'Chuck': Hush little Chucky, don't say a word; Papa's gonna get you an Intersect
After watching almost a full season of "Chuck" and thinking about it critically -- something I've never done before -- I think I've reached a conclusion about what I like "Chuck" to do best: I like "Chuck" best when the show does crazy stuff. I like insane plot twists and random turns into darkness and big, operatic moments. I feel like the show could afford to be a whole lot weirder much of the time, as though the fact that it's just generally likable and enjoyable and cute is what's keeping me from really loving it, even as I do vastly enjoy the show as it is. "Alias" burned out quickly, but, man, it was good with just completely random stuff happening and then the writers vamping to justify it. It often feels to me like "Chuck" isn't really risking anything, I guess, and while I think that keeps it consistent -- the show rarely has a bad episode -- it can also make it kind of boring.
So all hail episodes featuring Scott Bakula as Chuck's dad. Bakula is just playing your standard tortured genius, but he plays that part very, very well. You really feel his concern for his son and daughter, even in the gooier, overwritten scenes, and you also feel like he's completely nuts, like he might do anything at any moment. "Chuck" is at its best when it's being unpredictable, and Bakula introduces a big old note of unpredictability into the show every time he turns up. By the end of the episode, I was really psyched for the finale next week, and I was getting into the story of how Chuck and his dad are going to stop a resurgent Ring that Ellie is inadvertently helping by letting them keep tabs on her dad and by taking out Casey with a frying pan.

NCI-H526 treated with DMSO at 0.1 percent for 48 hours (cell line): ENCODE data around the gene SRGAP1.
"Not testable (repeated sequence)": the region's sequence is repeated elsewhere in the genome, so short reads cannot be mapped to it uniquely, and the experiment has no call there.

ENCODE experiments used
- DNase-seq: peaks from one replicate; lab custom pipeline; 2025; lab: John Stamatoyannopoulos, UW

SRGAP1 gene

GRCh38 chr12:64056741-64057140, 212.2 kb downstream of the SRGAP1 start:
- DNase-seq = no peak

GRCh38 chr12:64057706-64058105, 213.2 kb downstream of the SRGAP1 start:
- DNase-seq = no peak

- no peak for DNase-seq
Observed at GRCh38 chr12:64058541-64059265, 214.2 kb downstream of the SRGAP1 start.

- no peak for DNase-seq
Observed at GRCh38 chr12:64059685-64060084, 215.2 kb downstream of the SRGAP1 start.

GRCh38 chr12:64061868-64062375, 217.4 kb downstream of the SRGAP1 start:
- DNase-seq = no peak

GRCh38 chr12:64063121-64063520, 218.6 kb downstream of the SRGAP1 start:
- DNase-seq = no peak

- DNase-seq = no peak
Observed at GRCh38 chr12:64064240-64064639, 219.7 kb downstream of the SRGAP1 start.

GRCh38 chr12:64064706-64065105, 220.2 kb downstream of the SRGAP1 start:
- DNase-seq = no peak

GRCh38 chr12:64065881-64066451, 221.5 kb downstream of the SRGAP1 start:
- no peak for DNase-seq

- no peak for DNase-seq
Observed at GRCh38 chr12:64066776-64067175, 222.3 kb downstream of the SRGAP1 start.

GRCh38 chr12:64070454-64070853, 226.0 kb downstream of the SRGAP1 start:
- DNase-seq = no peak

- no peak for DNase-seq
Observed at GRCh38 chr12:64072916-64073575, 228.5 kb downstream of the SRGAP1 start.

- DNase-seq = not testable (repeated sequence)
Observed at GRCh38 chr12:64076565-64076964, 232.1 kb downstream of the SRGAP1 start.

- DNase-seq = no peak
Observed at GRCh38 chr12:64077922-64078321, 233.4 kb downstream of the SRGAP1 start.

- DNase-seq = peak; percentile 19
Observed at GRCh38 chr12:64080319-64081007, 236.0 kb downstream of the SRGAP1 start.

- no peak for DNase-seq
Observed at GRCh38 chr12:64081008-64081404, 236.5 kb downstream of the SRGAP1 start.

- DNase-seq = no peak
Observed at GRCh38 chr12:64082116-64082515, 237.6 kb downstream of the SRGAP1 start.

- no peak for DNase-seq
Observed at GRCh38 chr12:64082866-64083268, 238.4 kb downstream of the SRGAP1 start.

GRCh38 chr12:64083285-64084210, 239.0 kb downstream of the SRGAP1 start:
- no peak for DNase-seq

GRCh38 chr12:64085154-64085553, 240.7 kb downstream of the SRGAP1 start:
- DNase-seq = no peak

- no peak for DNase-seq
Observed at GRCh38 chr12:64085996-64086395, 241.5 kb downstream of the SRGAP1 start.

Unfortunately, it took a little while to get there. I hate, hate, hate, hate story lines in which someone is telling a lie to someone they love for largely stupid reasons. (In fact, you can hear me talk about it at length in one segment of this episode of my podcast.) "Chuck" actually doubled up on these types of story lines as the episode began. Now, the reasoning for why Chuck was lying was better than the reasoning would have been in any standard episode of a family sitcom, but it still didn't make nearly enough sense to go to that well. When Chuck lied to Sarah briefly about his dreams about Shaw (a conceit the show mercifully abandoned fairly quickly), I got why he was doing it but I still wanted him to not worry about his girlfriend's relationship with the guy and start worrying about the fact that his dreams were saying Shaw was alive.
What really bugged, though, was the fact that Chuck chose to not tell his dad the Intersect was still in his brain and that he was still in the CIA. Pops obviously knew that Chuck hadn't left the agency, and I just didn't buy that a Chuck who was worried the Intersect was doing crazy things to his brain wouldn't tell his genius father -- the inventor of the Intersect, for God's sake -- of his worries, no matter how much he didn't want to disappoint his dad.
I absolutely get not wanting to tell your parents the truth about things that might upset or sadden them. But there are times when you need to call in all the help you can get, and this was one of those times. The show compounded this problem by having the whole secret of just what Chuck was up to come out sooooo sloooooowly, with Steve first finding out that his son was still in the CIA -- but only as an analyst -- then finding out that Chuck still went on missions -- but didn't have the Intersect in his brain, no sir -- then finding out that, yeah, the Intersect 2.0 was in the kid's brain. And once he found out all this? He was upset, but only because Chuck was endangering his sanity and safety. But he still helped out, because that's what family does, especially on "Chuck."